Potent induction immunotherapy promotes long-term insulin independence after islet transplantation in type 1 diabetes. / Bellin, M. D.; Barton, F. B.; Heitman, A.; Harmon, J. V.; Kandaswamy, R.; Balamurugan, A. N.; Sutherland, D. E R; Alejandro, Rodolfo; Hering, B. J.

In: American Journal of Transplantation, Vol. 12, No. 6, 01.06.2012, p. 1576-1583.

Research output: Contribution to journalArticle

Bellin, MD, Barton, FB, Heitman, A, Harmon, JV, Kandaswamy, R, Balamurugan, AN, Sutherland, DER, Alejandro, R & Hering, BJ 2012, 'Potent induction immunotherapy promotes long-term insulin independence after islet transplantation in type 1 diabetes', American Journal of Transplantation, vol. 12, no. 6, pp. 1576-1583. https://doi.org/10.1111/j.1600-6143.2011.03977.x
Bellin, M. D. ; Barton, F. B. ; Heitman, A. ; Harmon, J. V. ; Kandaswamy, R. ; Balamurugan, A. N. ; Sutherland, D. E R ; Alejandro, Rodolfo ; Hering, B. J. / Potent induction immunotherapy promotes long-term insulin independence after islet transplantation in type 1 diabetes. In: American Journal of Transplantation. 2012 ; Vol. 12, No. 6. pp. 1576-1583.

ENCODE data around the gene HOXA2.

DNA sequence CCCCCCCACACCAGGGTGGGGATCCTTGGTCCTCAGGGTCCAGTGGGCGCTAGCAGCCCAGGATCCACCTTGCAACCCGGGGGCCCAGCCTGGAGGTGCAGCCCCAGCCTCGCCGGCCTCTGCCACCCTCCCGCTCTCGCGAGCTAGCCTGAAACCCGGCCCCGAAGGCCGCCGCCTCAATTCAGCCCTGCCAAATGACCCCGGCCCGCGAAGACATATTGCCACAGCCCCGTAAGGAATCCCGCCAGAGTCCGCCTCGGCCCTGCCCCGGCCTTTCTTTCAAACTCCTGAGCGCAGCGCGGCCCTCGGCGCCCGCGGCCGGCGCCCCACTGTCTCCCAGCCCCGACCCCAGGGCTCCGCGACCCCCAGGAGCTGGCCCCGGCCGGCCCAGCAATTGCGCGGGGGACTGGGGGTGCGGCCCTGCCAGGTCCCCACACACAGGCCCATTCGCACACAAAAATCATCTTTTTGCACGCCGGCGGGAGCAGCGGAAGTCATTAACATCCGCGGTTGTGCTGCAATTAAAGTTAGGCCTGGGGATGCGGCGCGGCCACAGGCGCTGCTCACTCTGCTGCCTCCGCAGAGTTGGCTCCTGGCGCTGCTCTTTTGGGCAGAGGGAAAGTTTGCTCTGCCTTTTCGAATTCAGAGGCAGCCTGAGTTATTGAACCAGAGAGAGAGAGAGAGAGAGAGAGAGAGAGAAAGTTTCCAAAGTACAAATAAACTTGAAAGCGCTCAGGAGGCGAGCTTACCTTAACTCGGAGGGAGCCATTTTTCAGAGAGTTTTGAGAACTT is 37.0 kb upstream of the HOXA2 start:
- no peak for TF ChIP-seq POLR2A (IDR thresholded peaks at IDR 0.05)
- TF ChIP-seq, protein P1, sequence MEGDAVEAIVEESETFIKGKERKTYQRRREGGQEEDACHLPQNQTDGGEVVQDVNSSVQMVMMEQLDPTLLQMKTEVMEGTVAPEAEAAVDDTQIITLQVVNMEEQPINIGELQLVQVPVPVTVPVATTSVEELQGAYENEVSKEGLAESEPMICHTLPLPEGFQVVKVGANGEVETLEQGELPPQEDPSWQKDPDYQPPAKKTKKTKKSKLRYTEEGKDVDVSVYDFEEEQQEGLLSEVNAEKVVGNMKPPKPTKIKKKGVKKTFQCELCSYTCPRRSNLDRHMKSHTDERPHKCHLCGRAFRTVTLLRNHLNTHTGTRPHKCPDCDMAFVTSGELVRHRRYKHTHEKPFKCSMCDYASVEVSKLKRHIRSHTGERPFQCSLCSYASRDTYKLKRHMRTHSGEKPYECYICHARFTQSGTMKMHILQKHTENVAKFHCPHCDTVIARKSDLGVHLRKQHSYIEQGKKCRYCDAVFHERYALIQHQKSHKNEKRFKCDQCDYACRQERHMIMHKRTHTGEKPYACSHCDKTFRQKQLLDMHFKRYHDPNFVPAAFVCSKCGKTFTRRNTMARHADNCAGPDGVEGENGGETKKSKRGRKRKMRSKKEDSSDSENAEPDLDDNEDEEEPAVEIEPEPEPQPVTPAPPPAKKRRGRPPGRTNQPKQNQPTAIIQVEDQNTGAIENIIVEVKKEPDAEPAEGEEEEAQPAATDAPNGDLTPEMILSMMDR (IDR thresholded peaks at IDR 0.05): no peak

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abstract = "The seemingly inexorable decline in insulin independence after islet transplant alone (ITA) has raised concern about its clinical utility. We hypothesized that induction immunosuppression therapy determines durability of insulin independence. We analyzed the proportion of insulin-independent patients following final islet infusion in four groups of ITA recipients according to induction immunotherapy: University of Minnesota recipients given FcR nonbinding anti-CD3 antibody alone or T cell depleting antibodies (TCDAb) and TNF-α inhibition (TNF-α-i) (group 1; n = 29); recipients reported to the Collaborative Islet Transplant Registry (CITR) given TCDAb+TNF-α-i (group 2; n = 20); CITR recipients given TCDAb without TNF-α-i (group 3; n = 43); and CITR recipients given IL-2 receptor antibodies (IL-2RAb) alone (group 4; n = 177). Results were compared with outcomes in pancreas transplant alone (PTA) recipients reported to the Scientific Registry of Transplant Recipients (group 5; n = 677). The 5-year insulin independence rates in group 1 (50{\%}) and group 2 (50{\%}) were comparable to outcomes in PTA (group 5: 52{\%}; p>>0.05) but significantly higher than in group 3 (0{\%}; p = 0.001) and group 4 (20{\%}; p = 0.02). Induction immunosuppression was significantly associated with 5-year insulin independence (p = 0.03), regardless of maintenance immunosuppression or other factors. These findings support potential for long-term insulin independence after ITA using potent induction therapy, with anti-CD3 Ab or TCDAb+TNF-α-i. Islet transplant recipients who receive induction immunosuppression with one of several depletional antibody preparations are more likely to exhibit long-term insulin independence at 3 and 5 years posttransplant than patients who do not receive depletional induction therapy based on data from the Collaborative Islet Transplant Registry.",